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Food inflation

Food inflation for urban and rural areas accelerated for the second month in row, to 11.72%,...

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Radia tape case: Supreme Court says investigators sidelined serious matters

The apex court questioned why no action was taken when it was clear in 2009 that all types of things, including cross-border transactions were prima facie discussed in the taped conversations of Niira Radia

The Supreme Court on Wednesday pulled up government agencies for not taking action based on taped conversations of former corporate lobbyist Niira Radia with top politicians, businessmen and others which show various serious matters like cross-border transactions.

 

The apex court said that the conversations pertain to multiple issues that were sidelined by the government agencies, which entirely focused on those portions that pertained to 2G scam.

 

The SC said that the conversations are much more than 2G issue and not confined only to the telecom sector and contain information about trans-border transactions, somebody taking over a company and other serious issues.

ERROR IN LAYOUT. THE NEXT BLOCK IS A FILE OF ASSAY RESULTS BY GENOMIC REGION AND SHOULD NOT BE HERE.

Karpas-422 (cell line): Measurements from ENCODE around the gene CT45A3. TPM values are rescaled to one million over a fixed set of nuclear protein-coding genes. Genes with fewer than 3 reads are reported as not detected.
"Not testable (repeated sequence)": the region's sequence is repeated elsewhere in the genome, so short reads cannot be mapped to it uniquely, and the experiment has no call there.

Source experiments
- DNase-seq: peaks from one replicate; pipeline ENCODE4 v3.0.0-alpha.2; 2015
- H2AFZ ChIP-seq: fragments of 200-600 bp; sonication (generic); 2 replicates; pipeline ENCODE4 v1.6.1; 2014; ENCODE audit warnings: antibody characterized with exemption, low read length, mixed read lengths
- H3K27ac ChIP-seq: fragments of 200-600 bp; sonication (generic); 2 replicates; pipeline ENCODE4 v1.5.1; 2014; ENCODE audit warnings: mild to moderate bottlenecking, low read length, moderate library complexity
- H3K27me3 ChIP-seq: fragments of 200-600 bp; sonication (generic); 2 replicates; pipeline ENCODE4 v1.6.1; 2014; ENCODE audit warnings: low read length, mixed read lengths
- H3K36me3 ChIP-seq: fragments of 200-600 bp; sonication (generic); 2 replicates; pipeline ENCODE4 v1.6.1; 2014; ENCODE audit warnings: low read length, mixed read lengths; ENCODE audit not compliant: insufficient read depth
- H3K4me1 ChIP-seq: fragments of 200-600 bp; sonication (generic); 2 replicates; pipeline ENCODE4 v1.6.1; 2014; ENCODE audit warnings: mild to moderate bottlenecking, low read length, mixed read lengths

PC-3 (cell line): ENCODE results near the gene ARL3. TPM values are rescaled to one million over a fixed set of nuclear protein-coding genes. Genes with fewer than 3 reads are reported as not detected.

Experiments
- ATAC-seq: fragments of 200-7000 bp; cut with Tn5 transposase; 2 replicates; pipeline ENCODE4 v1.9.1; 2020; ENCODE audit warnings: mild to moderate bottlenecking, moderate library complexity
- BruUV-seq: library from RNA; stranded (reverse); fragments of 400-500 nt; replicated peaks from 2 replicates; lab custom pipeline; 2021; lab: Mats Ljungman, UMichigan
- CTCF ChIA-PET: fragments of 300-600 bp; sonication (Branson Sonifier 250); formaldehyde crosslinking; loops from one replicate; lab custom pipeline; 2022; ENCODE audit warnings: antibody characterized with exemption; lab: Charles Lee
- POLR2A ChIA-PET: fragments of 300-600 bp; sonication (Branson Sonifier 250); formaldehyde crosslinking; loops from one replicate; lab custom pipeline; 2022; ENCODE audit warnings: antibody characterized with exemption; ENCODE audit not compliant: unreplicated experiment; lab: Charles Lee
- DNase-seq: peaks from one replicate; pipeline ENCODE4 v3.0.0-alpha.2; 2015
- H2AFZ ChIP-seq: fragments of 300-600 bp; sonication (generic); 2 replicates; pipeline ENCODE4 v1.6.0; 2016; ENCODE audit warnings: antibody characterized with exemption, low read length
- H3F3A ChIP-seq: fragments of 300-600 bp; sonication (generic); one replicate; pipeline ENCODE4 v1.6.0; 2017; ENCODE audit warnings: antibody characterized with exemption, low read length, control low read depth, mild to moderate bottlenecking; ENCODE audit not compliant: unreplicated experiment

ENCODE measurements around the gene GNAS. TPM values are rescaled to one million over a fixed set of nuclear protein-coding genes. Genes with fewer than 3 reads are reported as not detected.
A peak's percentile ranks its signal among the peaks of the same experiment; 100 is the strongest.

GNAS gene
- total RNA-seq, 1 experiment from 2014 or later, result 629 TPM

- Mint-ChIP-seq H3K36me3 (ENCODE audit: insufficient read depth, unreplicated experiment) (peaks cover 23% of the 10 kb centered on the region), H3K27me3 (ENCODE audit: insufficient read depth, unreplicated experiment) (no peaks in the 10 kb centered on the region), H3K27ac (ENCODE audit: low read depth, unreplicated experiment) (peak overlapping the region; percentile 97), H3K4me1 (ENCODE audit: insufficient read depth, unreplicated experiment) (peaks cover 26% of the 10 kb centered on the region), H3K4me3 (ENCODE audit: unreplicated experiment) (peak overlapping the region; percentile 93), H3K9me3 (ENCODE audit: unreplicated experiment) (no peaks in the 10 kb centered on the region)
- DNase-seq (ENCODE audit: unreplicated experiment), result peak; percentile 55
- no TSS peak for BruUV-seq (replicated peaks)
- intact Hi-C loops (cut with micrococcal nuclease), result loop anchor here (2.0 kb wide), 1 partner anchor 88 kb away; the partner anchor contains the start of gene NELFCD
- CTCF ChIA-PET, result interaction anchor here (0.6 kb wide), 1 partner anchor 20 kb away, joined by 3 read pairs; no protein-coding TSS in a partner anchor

On the contents of the conversations, a bench justices GS Singhvi and V Gopala Gowda said that they indicate presence of middlemen in every government department.

 

'Virtually in every government field, private persons- you call them liasoning officers or middlemen- are present in every nook and corner,' it said.

 

Last week, the apex court pulled up Income Tax (I-T) department and the Central Bureau of Investigation (CBI) for not taking action on information gathered from tapped phone conversations of Niira Radia with corporate honchos, politicians and others.

 

The conversations were recorded as part of surveillance of Radia’s phone on a complaint to the Finance Minister on 16 November 2007 alleging that within a span of nine years she had built up a business empire worth Rs300 crore.

 

The government had recorded 180 days of Radia’s conversations – first from 20 August 2008 onwards for 60 days and then from 19th October for another 60 days. Later, on 11 May 2009, her phone was again put on surveillance for another 60 days following a fresh order given on 8th May.

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